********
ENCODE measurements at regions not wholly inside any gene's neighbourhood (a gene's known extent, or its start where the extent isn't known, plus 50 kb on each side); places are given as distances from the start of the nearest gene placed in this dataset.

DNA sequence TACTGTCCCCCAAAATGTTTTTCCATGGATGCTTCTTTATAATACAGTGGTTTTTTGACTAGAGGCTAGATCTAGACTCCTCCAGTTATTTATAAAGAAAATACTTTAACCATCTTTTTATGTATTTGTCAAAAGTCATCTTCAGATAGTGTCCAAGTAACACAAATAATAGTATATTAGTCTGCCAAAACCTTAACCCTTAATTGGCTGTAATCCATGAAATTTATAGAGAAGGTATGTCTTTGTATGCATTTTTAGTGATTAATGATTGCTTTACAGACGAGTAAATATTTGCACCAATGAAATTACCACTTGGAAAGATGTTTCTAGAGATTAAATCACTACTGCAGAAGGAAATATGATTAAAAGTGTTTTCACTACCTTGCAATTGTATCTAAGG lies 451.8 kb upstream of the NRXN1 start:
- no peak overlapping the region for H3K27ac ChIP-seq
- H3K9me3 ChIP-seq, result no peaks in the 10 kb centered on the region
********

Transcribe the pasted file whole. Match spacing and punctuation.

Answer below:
ENCODE measurements at regions not wholly inside any gene's neighbourhood (a gene's known extent, or its start where the extent isn't known, plus 50 kb on each side); places are given as distances from the start of the nearest gene placed in this dataset.

DNA sequence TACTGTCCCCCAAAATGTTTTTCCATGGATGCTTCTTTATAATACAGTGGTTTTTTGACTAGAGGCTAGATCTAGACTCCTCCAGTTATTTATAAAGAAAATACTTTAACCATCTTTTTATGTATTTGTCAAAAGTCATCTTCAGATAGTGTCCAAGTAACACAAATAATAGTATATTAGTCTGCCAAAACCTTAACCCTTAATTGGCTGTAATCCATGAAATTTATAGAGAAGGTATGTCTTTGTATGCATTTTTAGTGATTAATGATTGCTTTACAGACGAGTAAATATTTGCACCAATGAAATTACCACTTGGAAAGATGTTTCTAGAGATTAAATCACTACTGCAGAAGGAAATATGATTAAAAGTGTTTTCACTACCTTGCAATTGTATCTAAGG lies 451.8 kb upstream of the NRXN1 start:
- no peak overlapping the region for H3K27ac ChIP-seq
- H3K9me3 ChIP-seq, result no peaks in the 10 kb centered on the region